As a Federal agency, Western conducts an environmental review of any action affecting Western's transmission facilities. The environmental review process can range from a categorical exclusion to a comprehensive environmental impact statement complete with the required public process and is conducted simultaneously with other studies.

Requesting entities must advance funds to Western for the environmental review process. The environmental review process uses input from the studies and construction planning processes and may be concluded before or after completion of these technical studies, when applicable. Continuation of the interconnection process at any and every step is contingent upon favorable environmental review.

If the environmental review shows that the interconnection does not satisfy Federal environmental criteria, Western will either deny the request or work with the requesting entity to revise aspects of the interconnection request to meet environmental criteria. Such revisions may occur at various steps during the process.

Step 5: Land acquisition

After the environmental process, negotiations for any necessary land rights begin. Negotiations should be complete and the land rights obtained before construction begins. Requesting entities must advance funds for Western to conduct the necessary land acquisition activities. Western will, unless otherwise agreed to by Western and the requesting entity, perform all land acquisition activities.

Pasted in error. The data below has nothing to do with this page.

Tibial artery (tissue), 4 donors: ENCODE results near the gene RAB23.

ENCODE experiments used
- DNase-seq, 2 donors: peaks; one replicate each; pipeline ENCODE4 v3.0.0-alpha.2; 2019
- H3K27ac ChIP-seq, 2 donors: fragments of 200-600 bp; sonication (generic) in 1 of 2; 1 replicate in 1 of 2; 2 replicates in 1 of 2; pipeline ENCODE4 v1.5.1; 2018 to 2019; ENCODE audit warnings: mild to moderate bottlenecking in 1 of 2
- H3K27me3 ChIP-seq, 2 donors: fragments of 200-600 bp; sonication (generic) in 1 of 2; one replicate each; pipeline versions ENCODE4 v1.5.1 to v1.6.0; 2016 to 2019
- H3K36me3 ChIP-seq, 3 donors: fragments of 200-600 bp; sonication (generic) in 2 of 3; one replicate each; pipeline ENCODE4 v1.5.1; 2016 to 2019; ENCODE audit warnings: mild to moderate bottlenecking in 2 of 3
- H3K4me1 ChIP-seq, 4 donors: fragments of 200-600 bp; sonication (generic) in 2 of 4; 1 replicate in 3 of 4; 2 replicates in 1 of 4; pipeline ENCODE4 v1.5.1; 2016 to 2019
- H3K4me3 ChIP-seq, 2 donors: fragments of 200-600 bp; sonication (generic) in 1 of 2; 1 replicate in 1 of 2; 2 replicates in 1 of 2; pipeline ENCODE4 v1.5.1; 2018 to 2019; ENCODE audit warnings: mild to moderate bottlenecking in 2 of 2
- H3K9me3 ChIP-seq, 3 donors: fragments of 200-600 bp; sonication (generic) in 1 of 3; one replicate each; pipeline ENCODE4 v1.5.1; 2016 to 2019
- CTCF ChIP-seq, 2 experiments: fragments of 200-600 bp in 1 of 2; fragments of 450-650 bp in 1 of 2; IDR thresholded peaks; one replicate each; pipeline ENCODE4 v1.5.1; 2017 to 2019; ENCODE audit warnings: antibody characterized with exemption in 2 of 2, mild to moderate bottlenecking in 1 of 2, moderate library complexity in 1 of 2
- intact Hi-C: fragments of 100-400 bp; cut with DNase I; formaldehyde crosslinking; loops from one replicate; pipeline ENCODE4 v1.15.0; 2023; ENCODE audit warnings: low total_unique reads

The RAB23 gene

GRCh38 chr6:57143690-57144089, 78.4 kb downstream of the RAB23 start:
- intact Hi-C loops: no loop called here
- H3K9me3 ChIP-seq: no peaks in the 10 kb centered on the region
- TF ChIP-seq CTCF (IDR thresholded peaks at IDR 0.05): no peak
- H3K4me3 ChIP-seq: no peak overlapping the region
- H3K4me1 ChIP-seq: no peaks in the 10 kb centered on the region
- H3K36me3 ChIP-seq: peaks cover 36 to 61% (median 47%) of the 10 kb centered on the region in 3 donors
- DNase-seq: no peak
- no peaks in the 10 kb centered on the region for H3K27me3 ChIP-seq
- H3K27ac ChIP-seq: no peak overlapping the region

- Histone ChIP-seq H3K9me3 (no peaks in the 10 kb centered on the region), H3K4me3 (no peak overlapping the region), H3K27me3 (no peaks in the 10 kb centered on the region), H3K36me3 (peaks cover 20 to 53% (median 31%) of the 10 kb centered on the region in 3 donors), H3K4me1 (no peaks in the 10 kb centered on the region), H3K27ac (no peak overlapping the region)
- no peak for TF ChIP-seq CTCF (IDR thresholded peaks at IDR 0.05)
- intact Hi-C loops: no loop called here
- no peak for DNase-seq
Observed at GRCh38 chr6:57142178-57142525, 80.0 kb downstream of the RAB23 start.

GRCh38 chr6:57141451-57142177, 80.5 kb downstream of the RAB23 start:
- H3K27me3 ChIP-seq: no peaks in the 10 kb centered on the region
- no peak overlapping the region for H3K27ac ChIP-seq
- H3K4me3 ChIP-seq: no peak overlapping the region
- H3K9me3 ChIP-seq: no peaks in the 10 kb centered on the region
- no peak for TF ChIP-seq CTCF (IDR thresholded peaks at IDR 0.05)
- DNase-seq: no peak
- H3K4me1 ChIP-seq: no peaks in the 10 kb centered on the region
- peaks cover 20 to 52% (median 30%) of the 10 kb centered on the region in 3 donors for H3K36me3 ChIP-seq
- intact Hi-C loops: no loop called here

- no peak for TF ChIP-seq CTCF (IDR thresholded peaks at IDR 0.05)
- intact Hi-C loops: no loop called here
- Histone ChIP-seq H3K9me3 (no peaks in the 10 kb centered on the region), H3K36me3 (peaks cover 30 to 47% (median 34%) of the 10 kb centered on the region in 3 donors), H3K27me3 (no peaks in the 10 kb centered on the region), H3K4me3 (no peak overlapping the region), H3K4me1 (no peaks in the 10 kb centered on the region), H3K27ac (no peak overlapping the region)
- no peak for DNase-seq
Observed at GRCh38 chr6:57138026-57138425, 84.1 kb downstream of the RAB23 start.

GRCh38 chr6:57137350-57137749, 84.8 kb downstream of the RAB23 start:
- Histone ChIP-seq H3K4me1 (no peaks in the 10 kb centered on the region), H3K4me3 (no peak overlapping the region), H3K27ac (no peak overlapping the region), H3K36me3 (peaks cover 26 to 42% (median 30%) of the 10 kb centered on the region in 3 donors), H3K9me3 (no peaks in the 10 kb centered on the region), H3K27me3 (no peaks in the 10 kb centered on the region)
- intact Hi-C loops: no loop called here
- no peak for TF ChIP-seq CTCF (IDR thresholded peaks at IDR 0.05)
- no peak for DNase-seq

Step 6: Design and construction

Once the facilities study is complete, Western will tender a Construction Agreement to the requesting entity, which has 30 days to sign and return the agreements to Western and provide advance payment. Western cannot continue without funding in place. Western will design the interconnection, unless otherwise agreed to by Western and the requesting entity. Western will also, unless otherwise agreed to by Western and the requesting entity, perform all construction.

Step 7: Review and testing, interconnection agreement, and energize

Once construction has been completed - and before energizing the new interconnection - Western will review and test the new facilities. Before energizing, Western must also receive the appropriate as-built drawings, operating instructions and other relevant materials.

When the facilities are found to be in conformance with Western's criteria, we will issue an Interconnection Agreement to the interconnecting entity. The Interconnection Agreement - also termed mutual services, operations and maintenance, control area, or consolidated agreement in some regions - provides for the long-term operation and maintenance of the interconnected facilities. It generally includes sections on licensing, maintenance, operations, special instructions and funding. When to the benefit of Western and the interconnecting entity, the Interconnection Agreement may be tendered at the same time as the earlier Construction Agreement.

The interconnected facilities may be energized following execution of the Interconnection Agreement. If Western does not maintain direct control of the facilities, then we will maintain backup control of all facilities deemed to be vital to system stability.

Step 8: Project close-out

Western will develop a final report with a list of lessons. We invite the interconnecting entity to join in developing a joint final report that benefits Western and the entity.